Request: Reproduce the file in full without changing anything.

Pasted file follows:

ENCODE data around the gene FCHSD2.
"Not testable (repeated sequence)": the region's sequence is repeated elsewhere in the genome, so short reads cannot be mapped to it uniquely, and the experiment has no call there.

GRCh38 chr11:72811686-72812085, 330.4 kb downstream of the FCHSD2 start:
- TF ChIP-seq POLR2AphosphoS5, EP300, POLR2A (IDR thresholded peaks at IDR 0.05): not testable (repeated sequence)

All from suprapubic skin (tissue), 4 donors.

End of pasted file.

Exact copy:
ENCODE data around the gene FCHSD2.
"Not testable (repeated sequence)": the region's sequence is repeated elsewhere in the genome, so short reads cannot be mapped to it uniquely, and the experiment has no call there.

GRCh38 chr11:72811686-72812085, 330.4 kb downstream of the FCHSD2 start:
- TF ChIP-seq POLR2AphosphoS5, EP300, POLR2A (IDR thresholded peaks at IDR 0.05): not testable (repeated sequence)

All from suprapubic skin (tissue), 4 donors.